Therefore, since Article I Section 10 of the United States Constitution has not been amended, it is quite clear that we are happily obliged to gold and silver in the United States. Please ask Congress to return to gold and silver and do away with the Federal Reserve System. The law that took us off the gold standard was "10 years temporary". Therefore in 1943 we should have returned to gold, why haven't we? Because the friends of paper money were content with eroding the U.S. Constitution and everything in the United States.
Further simplifying the problem, let me quote the United States Attorney General's published opinion, attached to 31 U.S.C. 311 in the federal statutes:
"The President has authority to proclaim and put into effect a plan for the unlimited coinage *** of domestic silver produced after the effective date *** " 1933, 37 Op. Aty. Gen. 344, at 31 U.S.C. 311.
Still further clarification are the words of Bruce A. Budlong, Acting Director, Special Financing Staff, Department of the Treasury, Fiscal Service:
"The same monetary system that was established on April 2, 1792, is in effect today."
This is true, but it seems to not be enforced by all of our leaders.
So, it seems just returning to gold and silver would solve inflation, and it would help the President and all people in the United States. The President has taken the first steps toward this goal which is to back off inflationary interest rates. This would be solved naturally by returning to gold and silver.
"Federal Reserve notes are legal tender for all debts." Notice that the word "for" is used rather than "in payment of." Now it is well known that lawmakers are presumed to have selected each word that makes up a statute carefully and deliberately, lest the statute be considered void for vagueness. Therefore, it is for sure that Congress chose not to use the phrase "in payment of," the reason being that no debt can be paid in the eyes of American jurisprudence unless paid in gold and silver coined and regulated in value by Congress. (Refer to: The U.S. Monetary System Page 148)
The advocates of irredeemable "paper money" (Federal Reserve Notes) use the Supreme Court citation of Juilliard v Greenman. This was a March 1884 decision where it stated Congress had the power to impose a standard of paper currency upon the citizens of the United States. But only two months later May 5, 1884 the United States Supreme Court ruled in Hagar V. Land Reclamation District No. 108, 111 U.S. 701, that "the acts of Congress making the notes of the United States a legal tender do not apply to involuntary contributions in the nature of taxes or assessments (fines)." The reason is clear of course in Article I Section 10 of the U. S. Constitution, and 31 USC 371.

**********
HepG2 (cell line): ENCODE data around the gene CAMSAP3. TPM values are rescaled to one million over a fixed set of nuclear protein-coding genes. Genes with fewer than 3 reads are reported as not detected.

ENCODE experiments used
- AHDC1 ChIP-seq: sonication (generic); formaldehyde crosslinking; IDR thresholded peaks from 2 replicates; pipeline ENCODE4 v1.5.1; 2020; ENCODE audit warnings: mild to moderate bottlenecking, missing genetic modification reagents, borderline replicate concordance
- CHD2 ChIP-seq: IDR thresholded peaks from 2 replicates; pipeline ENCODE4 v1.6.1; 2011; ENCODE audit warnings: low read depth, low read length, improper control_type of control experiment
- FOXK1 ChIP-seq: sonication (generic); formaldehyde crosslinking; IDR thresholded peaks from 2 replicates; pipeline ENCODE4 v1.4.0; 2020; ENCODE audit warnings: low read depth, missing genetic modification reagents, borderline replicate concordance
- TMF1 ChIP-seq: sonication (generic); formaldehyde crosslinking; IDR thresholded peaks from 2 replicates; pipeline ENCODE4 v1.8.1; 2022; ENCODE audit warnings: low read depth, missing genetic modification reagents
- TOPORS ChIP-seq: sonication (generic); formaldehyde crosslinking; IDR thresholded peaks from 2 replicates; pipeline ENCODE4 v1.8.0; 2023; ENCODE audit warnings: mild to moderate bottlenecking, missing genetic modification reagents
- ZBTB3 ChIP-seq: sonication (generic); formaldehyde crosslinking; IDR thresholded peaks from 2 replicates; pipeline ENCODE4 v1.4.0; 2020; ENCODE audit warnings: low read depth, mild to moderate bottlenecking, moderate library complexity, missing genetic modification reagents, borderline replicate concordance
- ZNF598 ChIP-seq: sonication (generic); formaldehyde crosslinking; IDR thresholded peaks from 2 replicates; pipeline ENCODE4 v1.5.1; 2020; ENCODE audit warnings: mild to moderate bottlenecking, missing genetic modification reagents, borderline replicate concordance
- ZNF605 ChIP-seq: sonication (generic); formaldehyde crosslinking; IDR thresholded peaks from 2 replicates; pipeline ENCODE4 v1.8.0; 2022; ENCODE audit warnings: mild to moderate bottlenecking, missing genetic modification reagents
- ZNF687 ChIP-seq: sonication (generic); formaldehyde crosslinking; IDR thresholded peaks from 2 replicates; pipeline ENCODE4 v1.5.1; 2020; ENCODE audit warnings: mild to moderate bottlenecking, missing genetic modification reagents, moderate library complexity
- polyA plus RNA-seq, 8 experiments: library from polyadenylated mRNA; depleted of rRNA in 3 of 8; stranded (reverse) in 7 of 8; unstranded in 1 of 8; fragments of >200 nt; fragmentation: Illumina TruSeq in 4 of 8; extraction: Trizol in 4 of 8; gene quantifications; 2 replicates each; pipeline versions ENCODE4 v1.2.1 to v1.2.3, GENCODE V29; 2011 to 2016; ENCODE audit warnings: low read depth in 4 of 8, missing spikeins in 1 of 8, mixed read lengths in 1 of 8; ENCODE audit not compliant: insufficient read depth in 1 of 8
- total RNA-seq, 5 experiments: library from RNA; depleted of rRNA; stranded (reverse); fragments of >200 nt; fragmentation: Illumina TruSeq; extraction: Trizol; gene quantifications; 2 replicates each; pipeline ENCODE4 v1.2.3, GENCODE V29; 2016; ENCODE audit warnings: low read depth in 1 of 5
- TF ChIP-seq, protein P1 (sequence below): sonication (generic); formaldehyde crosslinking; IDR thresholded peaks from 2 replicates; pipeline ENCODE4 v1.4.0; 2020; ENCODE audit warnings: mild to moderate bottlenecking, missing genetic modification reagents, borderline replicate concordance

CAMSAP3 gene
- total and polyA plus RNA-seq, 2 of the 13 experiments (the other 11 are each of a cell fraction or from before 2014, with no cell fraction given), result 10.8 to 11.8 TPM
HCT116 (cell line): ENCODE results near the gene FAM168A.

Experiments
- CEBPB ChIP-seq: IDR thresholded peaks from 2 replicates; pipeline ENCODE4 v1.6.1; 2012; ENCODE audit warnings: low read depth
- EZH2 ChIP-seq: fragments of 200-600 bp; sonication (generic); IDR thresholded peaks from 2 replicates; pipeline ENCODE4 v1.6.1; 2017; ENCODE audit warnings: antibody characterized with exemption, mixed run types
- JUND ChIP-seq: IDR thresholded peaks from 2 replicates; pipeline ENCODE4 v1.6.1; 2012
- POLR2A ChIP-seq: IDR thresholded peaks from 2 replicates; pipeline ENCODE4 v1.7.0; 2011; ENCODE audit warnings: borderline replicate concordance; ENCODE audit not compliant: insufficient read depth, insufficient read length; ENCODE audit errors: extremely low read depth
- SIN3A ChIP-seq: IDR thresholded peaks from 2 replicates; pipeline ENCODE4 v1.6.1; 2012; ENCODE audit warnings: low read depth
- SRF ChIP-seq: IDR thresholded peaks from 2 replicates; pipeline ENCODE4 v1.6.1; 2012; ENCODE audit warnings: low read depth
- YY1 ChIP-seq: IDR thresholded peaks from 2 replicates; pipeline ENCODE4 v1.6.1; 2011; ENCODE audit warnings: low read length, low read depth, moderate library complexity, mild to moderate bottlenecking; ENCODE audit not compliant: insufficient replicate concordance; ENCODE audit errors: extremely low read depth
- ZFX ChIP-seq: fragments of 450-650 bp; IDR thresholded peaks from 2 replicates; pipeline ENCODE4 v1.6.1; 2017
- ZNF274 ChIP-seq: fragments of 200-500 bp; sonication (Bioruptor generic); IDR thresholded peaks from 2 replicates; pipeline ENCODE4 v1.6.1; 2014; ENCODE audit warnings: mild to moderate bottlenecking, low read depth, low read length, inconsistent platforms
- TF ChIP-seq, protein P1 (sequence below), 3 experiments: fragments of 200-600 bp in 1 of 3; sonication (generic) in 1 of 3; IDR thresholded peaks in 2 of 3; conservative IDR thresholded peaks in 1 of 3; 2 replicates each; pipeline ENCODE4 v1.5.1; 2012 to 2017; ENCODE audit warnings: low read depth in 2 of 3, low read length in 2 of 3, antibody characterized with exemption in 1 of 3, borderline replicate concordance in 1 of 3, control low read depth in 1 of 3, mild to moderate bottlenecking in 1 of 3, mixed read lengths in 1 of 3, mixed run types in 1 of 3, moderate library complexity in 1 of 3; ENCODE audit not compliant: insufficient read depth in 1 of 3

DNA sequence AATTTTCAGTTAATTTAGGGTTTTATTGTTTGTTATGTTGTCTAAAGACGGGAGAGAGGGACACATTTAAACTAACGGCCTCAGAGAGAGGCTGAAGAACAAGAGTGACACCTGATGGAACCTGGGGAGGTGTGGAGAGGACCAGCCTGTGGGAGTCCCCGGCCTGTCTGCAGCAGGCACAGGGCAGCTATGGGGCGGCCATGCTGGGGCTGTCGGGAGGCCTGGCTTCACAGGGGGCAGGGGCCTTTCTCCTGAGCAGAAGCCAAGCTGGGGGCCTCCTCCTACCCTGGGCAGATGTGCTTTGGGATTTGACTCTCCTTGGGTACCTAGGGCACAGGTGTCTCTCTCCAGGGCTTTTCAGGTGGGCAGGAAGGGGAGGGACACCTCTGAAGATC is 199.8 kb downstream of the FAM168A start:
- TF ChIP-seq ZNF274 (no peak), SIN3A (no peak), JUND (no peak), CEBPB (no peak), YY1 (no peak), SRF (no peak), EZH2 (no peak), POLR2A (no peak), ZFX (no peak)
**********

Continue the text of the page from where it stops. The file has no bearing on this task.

Further, Olmstead v United States 277 US 438, 48 S.Ct. 564 (1928):
"In a government of laws, existence of the Government will be imperiled if it fails to observe the law scrupulously. Crime is contagious. If the Government becomes a law breaker, it breeds contempt for law; it invites every man to become a law unto himself; it invites anarchy."
Also in this connection Simmons v United States, 390 US 394
"It is intolerable that one constitutional right should be surrendered in order to assert another." In this context should I have to surrender any constitutional right at Article I Section 10?
Thus, is it possible that the breakdown of law and order plaguing our land originates not in the streets, as the media would have us believe, but in our public offices?
Bronson v Rodes, 74 US 229 defines lawful money:
"Lawful money of the United States could only be gold and silver coin, or that which by law is made its equivalent, so as to be exchangeable therefore at par on demand, and does not include a currency which, though nominally exchangeable for coin at its face value, is not redeemable on demand."
There are so many citations available that it seems like every citizen is required to go all the way to the Supreme Court before he or she can get a ruling in favor of gold and silver. The citizens would not have to go to this expense if they were not hoodwinked by previous administrations.
It is quite clear from the earlier quote from American jurisprudence that the Constitution prevails over conflicting court orders, conflicting Presidential orders, or even conflicting laws from Congress. Of course it belabors the point to suggest that any lesser office, or any lesser law can supersede the supreme law of the land.
If I can be of assistance to you in this matter please feel free to enlist my services.
Thank you for your endurance.
Sylvester H. Cain